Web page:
Among the rabbis who officiated in Luknik were:

Shemuel ben Yosef, who wrote an explanation of the book by the Vilna Gaon on Geometry and Algebra
Shelomoh-Zalman Zaksh (1814-1876)
Shelomoh-Nathan Kotler (1855-1945), was a rabbi in New York, in 1901 returned to Lithuania and officiated in Kurshan and Luknik. After World War I, he returned to America and was a rabbi in Detroit for seven years. Kotler emigrated to Eretz-Yisrael and settled in Jerusalem where he published several books on the Talmud. He died in Jerusalem.

 

lit6_152b.jpg
Rabbi Shelomoh-Nathan Kotler

 

Shelomoh Kravitsky, the last rabbi of the community, was murdered in the Holocaust.

In September 1934 a fire that lasted for 24 hours burned down 100 Jewish houses, both Batei-Midrash and the Hebrew School, wooden buildings which had dried out from the summer heat. Even with help from fire brigades from the nearby towns the local brigade failed to extinguish the blaze. Only six Jewish houses were left intact. Lithuanian Jewry mobilized aid for the victims of the fire and organized collections of money. Within a year the school and one Beth Midrash were rebuilt.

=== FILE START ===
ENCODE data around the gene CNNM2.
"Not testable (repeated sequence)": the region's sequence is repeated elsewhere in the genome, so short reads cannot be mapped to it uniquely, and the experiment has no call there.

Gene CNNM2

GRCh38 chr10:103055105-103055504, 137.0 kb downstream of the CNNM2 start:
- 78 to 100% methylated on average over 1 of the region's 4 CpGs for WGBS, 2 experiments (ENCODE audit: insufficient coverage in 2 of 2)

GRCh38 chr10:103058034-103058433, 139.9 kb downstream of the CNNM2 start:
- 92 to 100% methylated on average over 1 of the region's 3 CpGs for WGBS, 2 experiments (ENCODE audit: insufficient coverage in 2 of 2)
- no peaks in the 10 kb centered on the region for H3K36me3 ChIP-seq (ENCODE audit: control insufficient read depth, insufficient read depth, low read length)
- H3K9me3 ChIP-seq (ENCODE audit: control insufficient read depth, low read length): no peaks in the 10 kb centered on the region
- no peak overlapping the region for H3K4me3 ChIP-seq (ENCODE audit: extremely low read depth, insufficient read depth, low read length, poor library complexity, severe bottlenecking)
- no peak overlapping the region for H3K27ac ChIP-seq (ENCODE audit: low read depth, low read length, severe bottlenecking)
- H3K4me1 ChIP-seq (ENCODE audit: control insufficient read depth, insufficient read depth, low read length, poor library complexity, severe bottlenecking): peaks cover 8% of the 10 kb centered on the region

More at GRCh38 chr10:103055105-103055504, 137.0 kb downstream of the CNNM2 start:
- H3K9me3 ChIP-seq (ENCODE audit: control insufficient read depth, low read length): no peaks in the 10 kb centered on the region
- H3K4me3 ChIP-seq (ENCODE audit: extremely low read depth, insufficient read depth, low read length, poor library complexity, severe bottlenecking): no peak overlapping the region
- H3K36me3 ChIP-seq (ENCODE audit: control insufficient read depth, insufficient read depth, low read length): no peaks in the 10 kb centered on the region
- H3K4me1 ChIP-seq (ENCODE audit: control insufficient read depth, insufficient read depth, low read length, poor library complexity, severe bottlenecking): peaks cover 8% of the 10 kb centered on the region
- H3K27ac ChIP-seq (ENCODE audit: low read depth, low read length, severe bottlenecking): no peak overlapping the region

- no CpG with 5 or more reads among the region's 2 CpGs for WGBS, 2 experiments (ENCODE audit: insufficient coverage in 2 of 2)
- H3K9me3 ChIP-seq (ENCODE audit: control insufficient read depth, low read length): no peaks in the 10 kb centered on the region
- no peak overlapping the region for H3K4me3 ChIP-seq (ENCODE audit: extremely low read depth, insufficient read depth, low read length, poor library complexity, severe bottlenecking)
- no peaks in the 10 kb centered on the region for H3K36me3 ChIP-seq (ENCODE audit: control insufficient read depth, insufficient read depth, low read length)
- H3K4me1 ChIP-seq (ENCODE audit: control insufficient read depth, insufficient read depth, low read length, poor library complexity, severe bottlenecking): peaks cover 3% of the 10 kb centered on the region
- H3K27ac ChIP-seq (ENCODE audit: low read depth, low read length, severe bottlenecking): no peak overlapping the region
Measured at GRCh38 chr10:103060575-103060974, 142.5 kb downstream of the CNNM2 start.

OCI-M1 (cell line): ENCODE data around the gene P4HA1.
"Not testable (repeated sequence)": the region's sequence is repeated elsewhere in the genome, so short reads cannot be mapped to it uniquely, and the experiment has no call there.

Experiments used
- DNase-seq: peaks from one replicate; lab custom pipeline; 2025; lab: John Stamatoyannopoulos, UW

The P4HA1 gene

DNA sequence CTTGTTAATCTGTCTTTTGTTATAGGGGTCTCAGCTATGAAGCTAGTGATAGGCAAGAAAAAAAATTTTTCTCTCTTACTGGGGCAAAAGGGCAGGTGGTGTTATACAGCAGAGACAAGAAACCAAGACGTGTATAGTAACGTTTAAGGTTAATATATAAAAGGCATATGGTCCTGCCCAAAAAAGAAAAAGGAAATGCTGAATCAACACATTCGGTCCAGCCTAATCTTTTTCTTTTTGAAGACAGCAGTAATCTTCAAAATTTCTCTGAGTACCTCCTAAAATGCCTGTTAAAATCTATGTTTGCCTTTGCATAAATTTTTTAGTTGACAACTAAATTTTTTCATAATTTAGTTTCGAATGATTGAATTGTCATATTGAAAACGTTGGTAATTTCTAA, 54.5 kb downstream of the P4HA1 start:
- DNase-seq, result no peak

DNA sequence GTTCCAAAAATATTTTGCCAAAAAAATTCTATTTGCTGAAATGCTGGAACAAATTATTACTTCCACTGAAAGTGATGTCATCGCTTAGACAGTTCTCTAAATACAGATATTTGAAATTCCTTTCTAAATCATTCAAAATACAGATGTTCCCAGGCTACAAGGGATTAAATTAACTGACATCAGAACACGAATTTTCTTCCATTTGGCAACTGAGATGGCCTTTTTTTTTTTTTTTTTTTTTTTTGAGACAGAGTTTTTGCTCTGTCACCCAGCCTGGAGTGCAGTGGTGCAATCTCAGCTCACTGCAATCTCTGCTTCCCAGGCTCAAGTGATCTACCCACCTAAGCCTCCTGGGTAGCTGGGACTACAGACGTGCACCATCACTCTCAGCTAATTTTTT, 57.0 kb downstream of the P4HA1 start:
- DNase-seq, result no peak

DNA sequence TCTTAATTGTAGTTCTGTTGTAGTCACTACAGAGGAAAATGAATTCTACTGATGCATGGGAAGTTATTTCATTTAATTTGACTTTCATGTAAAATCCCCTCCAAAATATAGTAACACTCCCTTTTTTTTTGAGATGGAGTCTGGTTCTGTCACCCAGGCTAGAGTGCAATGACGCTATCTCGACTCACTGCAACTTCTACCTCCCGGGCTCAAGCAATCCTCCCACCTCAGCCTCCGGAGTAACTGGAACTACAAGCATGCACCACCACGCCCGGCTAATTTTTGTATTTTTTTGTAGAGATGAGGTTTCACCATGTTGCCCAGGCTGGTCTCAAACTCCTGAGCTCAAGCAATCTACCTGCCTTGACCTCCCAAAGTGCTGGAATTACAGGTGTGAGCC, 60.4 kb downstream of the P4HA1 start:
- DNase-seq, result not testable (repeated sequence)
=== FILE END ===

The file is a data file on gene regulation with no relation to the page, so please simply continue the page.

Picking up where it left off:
lit6_152c.jpg
The new Beth Midrash

 

Most of the Torah study and welfare societies that were common in the Lithuanian Jewish communities also existed in Luknik.

 

During World War II and afterwards

Following the annexation of Lithuania by the Soviet Union in summer 1940, the Jewish factories and most of the shops in Luknik were nationalized. All Zionist parties and youth organizations were disbanded and the Hebrew school was closed. At that time about 300 Jews remained.